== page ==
Graph Wizard features a 'display mode' button within each graph... its one of the buttons in the small tool bar that hangs onto the right edge of every graph box!
It’s worth considering how data is gathered, stored and then used to understand the benefit of Display mode...
- As you will likely know, SCADAR data loggers are pre-configured to sample data once every second. If an audit lasted for exactly 1 week, that’s 604,800 samples of data!
- SCADAR.NET (the browser based software) offers a display resolution support down to 1024 x 768 pixel which is common place. So that’s a maximum horizontal display resolution of just 1024 pixels 'on screen'. And that’s before we put the browser (e.g. Chrome) on the display or SCADAR.NET onto the chosen browser.
For graphs themselves, SCADAR.NET actually plots 250 pixels across a horizontal graph axis! So if you were to load a graph with a time span of 1 week, we need to somehow plot 604,800 samples onto 250 pixels which is of course impossible… If you think about it, the only time SCADAR.NET can ‘truly’ plot samples directly from its database onto a graph is when the time span is equal to 4 minutes and 10 seconds or 250 samples (250 samples = 250 pixels!). And if you ever wondered why you can’t zoom to a resolution greater than what looks like 4 or 5 minutes on the graph horizontal axis, well now you know! This understood, its worth remembering as you zoom into any graph that the effects of ‘Display mode’ diminish until they have no effect when you have zoomed into 4 minutes and 10 seconds of data.
To help with this ‘display challenge’, SCADAR.NET offers 3 Display modes; ‘Actual data’ (default), ‘Average data’ and ‘Peak data’. Each mode has an alternative method to display more data than the available pixel real estate.
Actual data looks at the number of available samples (e.g. 604,800 over 1 week), SCADAR.NET then divides the data into 250 equal sizes groups of data and takes the first sample in each of those equally sized groups to plot a graph. The benefit of this Display method is that you are displaying real data. However the display method has limited benefit at lower resolution because large amounts of data are simply omitted from the graph.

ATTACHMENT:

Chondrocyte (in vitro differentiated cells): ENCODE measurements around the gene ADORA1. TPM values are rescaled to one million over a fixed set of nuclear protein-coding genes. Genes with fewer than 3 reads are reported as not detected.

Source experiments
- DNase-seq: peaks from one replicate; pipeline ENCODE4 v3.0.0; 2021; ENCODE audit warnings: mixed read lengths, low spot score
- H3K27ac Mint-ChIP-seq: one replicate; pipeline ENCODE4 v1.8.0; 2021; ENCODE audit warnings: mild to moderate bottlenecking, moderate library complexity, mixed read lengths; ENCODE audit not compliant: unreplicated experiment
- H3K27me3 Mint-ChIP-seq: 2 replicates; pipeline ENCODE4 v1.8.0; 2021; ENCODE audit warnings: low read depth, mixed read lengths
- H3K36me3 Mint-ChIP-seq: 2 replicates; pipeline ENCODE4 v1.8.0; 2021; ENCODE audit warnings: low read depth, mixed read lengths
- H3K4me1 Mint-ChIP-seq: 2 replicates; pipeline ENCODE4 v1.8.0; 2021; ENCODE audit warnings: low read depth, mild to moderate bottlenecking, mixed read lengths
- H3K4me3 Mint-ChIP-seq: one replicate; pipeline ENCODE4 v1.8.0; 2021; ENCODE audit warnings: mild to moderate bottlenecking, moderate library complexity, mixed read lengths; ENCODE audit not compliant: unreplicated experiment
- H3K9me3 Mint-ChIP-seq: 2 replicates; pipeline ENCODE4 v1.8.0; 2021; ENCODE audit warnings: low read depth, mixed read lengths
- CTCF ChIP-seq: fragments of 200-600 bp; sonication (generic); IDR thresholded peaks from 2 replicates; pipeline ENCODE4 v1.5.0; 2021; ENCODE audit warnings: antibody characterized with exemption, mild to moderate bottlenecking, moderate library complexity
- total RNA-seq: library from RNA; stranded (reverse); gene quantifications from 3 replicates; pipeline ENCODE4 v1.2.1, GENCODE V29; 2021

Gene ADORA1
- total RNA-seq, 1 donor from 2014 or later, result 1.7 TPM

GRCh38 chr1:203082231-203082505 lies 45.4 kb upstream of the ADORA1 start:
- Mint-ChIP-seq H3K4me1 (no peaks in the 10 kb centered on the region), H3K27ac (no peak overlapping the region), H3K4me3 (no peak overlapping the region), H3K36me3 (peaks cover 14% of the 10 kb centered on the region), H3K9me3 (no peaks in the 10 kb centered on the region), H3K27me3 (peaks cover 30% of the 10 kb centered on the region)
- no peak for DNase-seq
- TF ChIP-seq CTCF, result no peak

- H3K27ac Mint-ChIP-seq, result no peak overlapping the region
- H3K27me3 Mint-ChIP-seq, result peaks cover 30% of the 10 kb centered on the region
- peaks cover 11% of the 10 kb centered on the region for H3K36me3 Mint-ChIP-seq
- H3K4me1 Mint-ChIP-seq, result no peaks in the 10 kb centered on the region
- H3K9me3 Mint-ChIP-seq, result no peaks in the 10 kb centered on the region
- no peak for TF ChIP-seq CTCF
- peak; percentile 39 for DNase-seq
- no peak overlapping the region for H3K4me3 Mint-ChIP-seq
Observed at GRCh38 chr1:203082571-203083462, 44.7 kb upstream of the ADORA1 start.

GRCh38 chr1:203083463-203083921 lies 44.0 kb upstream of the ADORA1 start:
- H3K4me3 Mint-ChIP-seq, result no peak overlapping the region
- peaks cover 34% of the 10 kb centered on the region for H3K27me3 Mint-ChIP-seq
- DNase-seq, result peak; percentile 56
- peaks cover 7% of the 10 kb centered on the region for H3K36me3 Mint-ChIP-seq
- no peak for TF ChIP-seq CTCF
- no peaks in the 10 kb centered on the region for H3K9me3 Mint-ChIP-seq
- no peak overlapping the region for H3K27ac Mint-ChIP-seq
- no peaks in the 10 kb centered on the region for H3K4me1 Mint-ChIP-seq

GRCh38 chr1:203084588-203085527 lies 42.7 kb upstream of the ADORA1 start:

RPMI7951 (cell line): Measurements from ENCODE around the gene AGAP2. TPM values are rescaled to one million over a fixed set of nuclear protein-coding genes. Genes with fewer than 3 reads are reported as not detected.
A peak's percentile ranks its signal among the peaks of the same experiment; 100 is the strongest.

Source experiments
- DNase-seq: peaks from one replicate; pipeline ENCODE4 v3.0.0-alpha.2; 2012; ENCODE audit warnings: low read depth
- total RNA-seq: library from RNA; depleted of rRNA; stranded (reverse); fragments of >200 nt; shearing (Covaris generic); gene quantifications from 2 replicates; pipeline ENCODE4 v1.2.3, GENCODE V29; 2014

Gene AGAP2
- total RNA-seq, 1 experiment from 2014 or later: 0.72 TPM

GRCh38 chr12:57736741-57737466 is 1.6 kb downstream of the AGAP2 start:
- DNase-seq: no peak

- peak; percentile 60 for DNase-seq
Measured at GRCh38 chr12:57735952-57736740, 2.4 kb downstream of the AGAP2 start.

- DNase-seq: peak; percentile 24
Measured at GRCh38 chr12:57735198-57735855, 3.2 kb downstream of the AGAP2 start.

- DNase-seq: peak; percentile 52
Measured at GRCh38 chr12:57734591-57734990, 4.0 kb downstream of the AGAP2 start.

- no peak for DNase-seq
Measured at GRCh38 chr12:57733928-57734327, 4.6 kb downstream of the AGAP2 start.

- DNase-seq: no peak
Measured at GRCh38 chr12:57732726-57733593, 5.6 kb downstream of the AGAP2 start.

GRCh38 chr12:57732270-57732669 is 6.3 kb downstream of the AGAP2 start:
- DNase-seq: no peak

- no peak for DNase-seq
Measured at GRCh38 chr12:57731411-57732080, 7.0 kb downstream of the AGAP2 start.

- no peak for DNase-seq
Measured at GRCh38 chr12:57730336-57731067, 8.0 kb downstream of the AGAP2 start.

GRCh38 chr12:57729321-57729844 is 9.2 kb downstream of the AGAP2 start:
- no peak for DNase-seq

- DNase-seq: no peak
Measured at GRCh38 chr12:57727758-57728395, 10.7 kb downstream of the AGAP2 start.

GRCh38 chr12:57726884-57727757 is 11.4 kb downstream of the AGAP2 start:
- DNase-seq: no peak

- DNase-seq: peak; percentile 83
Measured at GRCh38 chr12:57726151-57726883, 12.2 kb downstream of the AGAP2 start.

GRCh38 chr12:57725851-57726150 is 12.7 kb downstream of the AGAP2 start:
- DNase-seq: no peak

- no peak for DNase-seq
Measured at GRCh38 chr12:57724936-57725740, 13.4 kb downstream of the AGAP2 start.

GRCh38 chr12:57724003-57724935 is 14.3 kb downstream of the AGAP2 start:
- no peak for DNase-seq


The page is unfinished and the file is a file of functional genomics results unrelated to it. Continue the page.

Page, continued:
Peak data again looks at the number of available samples (e.g. 604,800 over 1 week), And again, SCADAR.NET divides the data into 250 equal sizes groups of data but this time, SCADAR.NET takes the single largest sample within each group to plot a graph. The benefit if this Display method is that a User can easily find data peaks and peak trends in data which can be if particular interest.
Average data again looks at the number of available samples (e.g. 604,800 over 1 week), And again, SCADAR.NET divides the data into 250 equal sizes groups of data but this time SCADAR.NET takes the number of samples within each group and establishes an average value for each group (e.g. 604,800 / 250 = 2,419 samples / by the sum of the sample data within each group). The benefit if this Display method is that all available samples have contributed to producing the graph. However some caution should be exercised when analyzing average data and its beneficial to assess its value alongside the either Peak or Actual data or both.
There is no definitive answer to which Display method is best, it often depends in what data is being graphed and the specific area of focus.